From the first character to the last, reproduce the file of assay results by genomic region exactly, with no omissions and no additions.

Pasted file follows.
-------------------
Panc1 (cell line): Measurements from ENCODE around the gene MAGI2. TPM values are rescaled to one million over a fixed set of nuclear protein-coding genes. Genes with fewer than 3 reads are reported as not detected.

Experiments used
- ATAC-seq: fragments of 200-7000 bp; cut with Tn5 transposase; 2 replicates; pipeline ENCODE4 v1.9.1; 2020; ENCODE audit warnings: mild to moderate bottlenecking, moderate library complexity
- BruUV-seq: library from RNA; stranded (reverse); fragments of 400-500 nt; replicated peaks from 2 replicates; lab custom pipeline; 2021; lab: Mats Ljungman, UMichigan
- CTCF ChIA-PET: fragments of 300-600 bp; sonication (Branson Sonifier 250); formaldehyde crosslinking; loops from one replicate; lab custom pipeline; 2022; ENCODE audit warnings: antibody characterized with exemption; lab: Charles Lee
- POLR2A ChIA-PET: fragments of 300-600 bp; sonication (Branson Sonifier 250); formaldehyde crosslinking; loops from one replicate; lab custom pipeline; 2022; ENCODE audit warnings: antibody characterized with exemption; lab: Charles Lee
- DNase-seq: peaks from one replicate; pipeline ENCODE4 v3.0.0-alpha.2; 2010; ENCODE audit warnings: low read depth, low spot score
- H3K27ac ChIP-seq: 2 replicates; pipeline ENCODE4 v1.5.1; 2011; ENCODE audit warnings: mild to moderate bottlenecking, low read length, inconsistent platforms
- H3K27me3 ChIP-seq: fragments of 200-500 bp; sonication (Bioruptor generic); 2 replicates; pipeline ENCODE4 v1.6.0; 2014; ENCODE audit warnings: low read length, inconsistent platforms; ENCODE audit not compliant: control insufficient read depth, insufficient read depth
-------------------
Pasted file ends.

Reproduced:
Panc1 (cell line): Measurements from ENCODE around the gene MAGI2. TPM values are rescaled to one million over a fixed set of nuclear protein-coding genes. Genes with fewer than 3 reads are reported as not detected.

Experiments used
- ATAC-seq: fragments of 200-7000 bp; cut with Tn5 transposase; 2 replicates; pipeline ENCODE4 v1.9.1; 2020; ENCODE audit warnings: mild to moderate bottlenecking, moderate library complexity
- BruUV-seq: library from RNA; stranded (reverse); fragments of 400-500 nt; replicated peaks from 2 replicates; lab custom pipeline; 2021; lab: Mats Ljungman, UMichigan
- CTCF ChIA-PET: fragments of 300-600 bp; sonication (Branson Sonifier 250); formaldehyde crosslinking; loops from one replicate; lab custom pipeline; 2022; ENCODE audit warnings: antibody characterized with exemption; lab: Charles Lee
- POLR2A ChIA-PET: fragments of 300-600 bp; sonication (Branson Sonifier 250); formaldehyde crosslinking; loops from one replicate; lab custom pipeline; 2022; ENCODE audit warnings: antibody characterized with exemption; lab: Charles Lee
- DNase-seq: peaks from one replicate; pipeline ENCODE4 v3.0.0-alpha.2; 2010; ENCODE audit warnings: low read depth, low spot score
- H3K27ac ChIP-seq: 2 replicates; pipeline ENCODE4 v1.5.1; 2011; ENCODE audit warnings: mild to moderate bottlenecking, low read length, inconsistent platforms
- H3K27me3 ChIP-seq: fragments of 200-500 bp; sonication (Bioruptor generic); 2 replicates; pipeline ENCODE4 v1.6.0; 2014; ENCODE audit warnings: low read length, inconsistent platforms; ENCODE audit not compliant: control insufficient read depth, insufficient read depth